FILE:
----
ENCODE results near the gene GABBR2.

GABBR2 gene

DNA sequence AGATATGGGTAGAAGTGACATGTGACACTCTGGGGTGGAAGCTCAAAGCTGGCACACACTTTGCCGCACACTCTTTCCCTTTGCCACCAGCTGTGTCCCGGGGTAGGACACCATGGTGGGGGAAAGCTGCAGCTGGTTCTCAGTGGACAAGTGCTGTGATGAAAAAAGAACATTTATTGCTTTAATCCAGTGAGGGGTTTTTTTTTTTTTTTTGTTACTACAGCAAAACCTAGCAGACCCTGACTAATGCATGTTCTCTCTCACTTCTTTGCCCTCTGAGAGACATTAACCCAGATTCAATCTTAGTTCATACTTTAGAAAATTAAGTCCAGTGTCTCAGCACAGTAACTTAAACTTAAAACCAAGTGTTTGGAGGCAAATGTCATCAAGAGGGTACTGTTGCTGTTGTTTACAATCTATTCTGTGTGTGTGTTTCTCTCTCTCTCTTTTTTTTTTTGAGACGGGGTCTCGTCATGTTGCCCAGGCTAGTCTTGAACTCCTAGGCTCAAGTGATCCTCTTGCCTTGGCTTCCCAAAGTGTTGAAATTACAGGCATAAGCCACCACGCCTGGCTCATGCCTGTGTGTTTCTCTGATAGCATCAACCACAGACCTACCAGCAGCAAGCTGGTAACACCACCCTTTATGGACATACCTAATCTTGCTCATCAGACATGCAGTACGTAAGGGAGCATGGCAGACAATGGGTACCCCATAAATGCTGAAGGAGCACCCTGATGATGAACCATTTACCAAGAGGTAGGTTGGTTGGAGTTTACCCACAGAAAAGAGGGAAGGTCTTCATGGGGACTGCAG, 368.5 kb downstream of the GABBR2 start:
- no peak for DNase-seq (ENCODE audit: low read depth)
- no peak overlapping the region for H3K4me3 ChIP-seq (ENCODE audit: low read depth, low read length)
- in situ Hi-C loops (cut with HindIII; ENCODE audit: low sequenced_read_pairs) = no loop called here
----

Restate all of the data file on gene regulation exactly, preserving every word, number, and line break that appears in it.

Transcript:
ENCODE results near the gene GABBR2.

GABBR2 gene

DNA sequence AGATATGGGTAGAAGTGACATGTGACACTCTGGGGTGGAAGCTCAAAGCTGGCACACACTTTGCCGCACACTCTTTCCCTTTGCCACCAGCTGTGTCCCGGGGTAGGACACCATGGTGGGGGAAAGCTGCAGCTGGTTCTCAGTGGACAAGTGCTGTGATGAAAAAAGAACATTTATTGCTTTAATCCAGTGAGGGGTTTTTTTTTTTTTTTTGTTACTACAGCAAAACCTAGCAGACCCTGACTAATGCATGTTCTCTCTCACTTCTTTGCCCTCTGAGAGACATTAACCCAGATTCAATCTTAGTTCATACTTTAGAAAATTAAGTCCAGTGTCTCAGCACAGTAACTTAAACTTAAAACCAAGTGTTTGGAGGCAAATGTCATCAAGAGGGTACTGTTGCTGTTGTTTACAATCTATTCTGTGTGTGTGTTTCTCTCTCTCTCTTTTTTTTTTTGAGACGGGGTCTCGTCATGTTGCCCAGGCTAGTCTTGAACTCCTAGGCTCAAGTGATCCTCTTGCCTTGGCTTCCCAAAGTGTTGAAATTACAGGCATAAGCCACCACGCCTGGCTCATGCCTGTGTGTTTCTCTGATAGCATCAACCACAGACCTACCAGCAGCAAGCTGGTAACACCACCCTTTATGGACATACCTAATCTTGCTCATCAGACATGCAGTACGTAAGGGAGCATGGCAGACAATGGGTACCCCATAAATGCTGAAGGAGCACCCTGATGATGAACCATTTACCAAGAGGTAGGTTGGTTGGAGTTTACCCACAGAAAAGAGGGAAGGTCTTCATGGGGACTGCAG, 368.5 kb downstream of the GABBR2 start:
- no peak for DNase-seq (ENCODE audit: low read depth)
- no peak overlapping the region for H3K4me3 ChIP-seq (ENCODE audit: low read depth, low read length)
- in situ Hi-C loops (cut with HindIII; ENCODE audit: low sequenced_read_pairs) = no loop called here